• ‘Of course, it's not easy to tackle persistent offending, but authoritarianism will never work - no matter how loud our politicians shout.’
    • ‘But I do not recommend singing it too loud if your windows are open.’
    • ‘I am new to Linux, so please don't laugh too loud at my question.’
    • ‘I think I wanted to remind myself and anyone who might be reading this to hold on to what you believe in no matter how loud the other kids are shouting.’
    • ‘As I flew away I heard his laughter, it rang so loud and clear.’
    • ‘"Come with me, " she whispered barely loud enough to hear.’
    • ‘Starting out with breakneck speed and the chaos it inspired, they played hard and loud with an abrasive, trebly sound that went straight for your jaw muscles.’
    • ‘Going faster and faster she held her head and screamed loud enough to wake the dead.’

Phrases

  • loud and clear

    • In a way that reduces or avoids confusion or misunderstanding.

      ‘hopefully my point came across loud and clear’
      • ‘The message is loud and clear that feelings of anxiety, despair and depression are common and treatable.’
      • ‘The professionalism of the office comes through loud and clear, as does the commitment to excellence.’
      • ‘More than a decade of frustration came through loud and clear at this morning's launch.’
      • ‘The author's enthusiasm and infectious desire to communicate his ideas comes across loud and clear.’
      • ‘I assume his voice will be coming out loud and clear in this debate today.’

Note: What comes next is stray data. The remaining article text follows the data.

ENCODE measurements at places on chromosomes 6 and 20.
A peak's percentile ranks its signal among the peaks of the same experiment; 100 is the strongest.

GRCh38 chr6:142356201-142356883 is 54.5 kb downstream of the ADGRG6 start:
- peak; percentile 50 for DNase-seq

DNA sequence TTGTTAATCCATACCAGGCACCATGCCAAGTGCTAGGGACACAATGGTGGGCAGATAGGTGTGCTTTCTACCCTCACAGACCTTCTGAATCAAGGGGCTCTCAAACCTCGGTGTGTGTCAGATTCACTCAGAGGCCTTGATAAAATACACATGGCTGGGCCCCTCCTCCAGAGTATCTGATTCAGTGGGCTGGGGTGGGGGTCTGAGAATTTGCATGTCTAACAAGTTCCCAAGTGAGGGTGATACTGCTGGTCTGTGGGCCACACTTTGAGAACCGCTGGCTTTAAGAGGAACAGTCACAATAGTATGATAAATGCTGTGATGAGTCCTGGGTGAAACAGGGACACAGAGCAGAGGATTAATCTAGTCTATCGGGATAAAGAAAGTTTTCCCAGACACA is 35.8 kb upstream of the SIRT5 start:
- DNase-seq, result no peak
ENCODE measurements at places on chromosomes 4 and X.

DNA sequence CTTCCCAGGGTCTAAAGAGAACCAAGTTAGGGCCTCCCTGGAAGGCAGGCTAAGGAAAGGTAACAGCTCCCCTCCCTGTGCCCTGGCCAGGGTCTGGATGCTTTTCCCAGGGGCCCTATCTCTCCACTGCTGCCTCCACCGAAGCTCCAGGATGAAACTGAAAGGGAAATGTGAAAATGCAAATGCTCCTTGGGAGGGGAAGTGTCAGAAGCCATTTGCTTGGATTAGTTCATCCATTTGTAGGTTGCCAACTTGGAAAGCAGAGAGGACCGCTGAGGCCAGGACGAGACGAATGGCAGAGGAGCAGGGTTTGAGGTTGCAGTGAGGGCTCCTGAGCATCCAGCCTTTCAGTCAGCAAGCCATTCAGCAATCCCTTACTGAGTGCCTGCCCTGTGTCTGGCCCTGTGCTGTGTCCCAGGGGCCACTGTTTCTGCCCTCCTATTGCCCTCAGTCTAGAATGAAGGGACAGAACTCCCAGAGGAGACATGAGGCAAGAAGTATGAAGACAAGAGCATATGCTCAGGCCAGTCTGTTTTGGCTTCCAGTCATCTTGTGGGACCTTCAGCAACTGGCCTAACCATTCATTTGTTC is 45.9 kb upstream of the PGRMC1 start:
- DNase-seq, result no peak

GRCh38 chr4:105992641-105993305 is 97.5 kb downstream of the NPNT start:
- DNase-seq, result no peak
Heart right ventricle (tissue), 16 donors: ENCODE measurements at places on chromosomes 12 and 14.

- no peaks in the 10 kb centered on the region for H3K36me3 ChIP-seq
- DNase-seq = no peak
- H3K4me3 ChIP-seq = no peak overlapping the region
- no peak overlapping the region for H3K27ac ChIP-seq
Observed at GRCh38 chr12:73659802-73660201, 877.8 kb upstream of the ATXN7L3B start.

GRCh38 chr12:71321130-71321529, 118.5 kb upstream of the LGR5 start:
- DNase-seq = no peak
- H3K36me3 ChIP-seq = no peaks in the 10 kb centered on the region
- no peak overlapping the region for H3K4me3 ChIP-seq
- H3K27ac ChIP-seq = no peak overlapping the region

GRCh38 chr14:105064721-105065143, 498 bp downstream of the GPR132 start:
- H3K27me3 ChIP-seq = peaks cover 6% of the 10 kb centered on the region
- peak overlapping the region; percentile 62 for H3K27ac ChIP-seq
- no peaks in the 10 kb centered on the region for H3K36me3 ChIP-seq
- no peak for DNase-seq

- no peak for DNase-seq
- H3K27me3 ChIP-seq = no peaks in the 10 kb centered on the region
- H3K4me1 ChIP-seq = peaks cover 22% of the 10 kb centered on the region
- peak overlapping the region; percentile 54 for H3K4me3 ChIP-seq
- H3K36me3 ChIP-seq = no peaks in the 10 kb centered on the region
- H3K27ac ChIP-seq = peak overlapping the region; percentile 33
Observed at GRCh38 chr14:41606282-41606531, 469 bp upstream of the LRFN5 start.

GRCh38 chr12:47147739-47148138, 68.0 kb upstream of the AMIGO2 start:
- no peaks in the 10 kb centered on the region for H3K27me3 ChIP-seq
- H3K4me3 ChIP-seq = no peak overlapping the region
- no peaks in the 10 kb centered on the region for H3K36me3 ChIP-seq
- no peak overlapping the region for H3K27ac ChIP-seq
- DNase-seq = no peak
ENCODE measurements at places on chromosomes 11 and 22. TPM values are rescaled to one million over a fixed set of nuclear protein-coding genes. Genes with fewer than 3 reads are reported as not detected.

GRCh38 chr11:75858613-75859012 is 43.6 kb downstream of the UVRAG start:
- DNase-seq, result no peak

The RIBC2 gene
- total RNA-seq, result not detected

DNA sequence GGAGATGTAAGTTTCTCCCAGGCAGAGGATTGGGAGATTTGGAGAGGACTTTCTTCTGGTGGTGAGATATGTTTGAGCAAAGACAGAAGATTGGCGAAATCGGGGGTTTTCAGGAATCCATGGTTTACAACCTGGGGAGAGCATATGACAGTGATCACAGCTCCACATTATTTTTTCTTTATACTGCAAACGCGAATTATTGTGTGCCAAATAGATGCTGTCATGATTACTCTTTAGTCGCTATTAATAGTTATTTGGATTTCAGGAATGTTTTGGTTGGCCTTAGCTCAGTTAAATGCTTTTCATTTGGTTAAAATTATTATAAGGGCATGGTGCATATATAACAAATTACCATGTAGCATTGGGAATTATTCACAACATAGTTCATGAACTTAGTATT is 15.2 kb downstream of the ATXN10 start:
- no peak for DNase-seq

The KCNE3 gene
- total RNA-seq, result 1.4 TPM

• ‘In the past few years, politicians seem to have gotten that message loud and clear, and we're beginning to see positive results from that.’
      • ‘The manager's message was loud and clear.’
      • ‘We heard loud and clear from broadcasters, advertisers and viewers that they didn't see any benefits in an increase in overall advertising.’
  • out loud

    • Aloud; audibly.

      ‘she laughed out loud’
      • ‘For the first time in a long while I actually went to see a play billed as a comedy that made me laugh out loud.’
      • ‘I groaned out loud again, kicking against the floor with my good leg.’
      • ‘You read a book that will make you laugh out loud and make you feel good.’
      • ‘There are plenty of gags, but few that are likely to make you laugh out loud.’
      • ‘We laughed out loud at this, which is more than we can say about the film.’
      • ‘There are pieces in there that cause me to laugh out loud and that can only be a good thing.’
      • ‘It is a moment so bloated and overblown, there is nothing to do but laugh out loud.’
      • ‘I laughed out loud when I read it, yet at the same time it makes me just a teeny little bit uncomfortable.’
      • ‘This is the book of Shakespeare criticism which really made me think anew and laugh out loud.’
      • ‘I just saw this for the first time, and I actually laughed out loud several times.’
      • ‘I did have a text-message from a female friend last night which made me laugh out loud.’
      • ‘She forcefully turned her face away and the two young men laughed out loud.’
      • ‘I read it out loud in my room.’
      • ‘Sometimes it can help to read answers out loud as you can actually hear the mistakes made.’
      • ‘I have to admit I laughed out loud, harder than I have for a long time. It was priceless.’
      • ‘He started reading one out loud so Tristan would hear him in the hallway.’
      • ‘"There is something sad in a sunset, " she mused out loud.’
      • ‘' I didn't know you wore glasses… ' I mused out loud.’
      • ‘I sometimes learn my lines on public transport muttering them out loud to myself.’
      • ‘I watched it with a huge grin on my face throughout, and indeed laughed out loud at the naive sweetness of it.’
      audibly, out loud, for all to hear, clearly, distinctly, plainly, intelligibly
      View synonyms

Origin

Old English hlūd, of West Germanic origin; related to Dutch luid, German laut, from an Indo-European root meaning ‘hear’, shared by Greek kluein ‘hear’, klutos ‘famous’ and Latin cluere ‘be famous’.

Pronunciation

loud

/laʊd/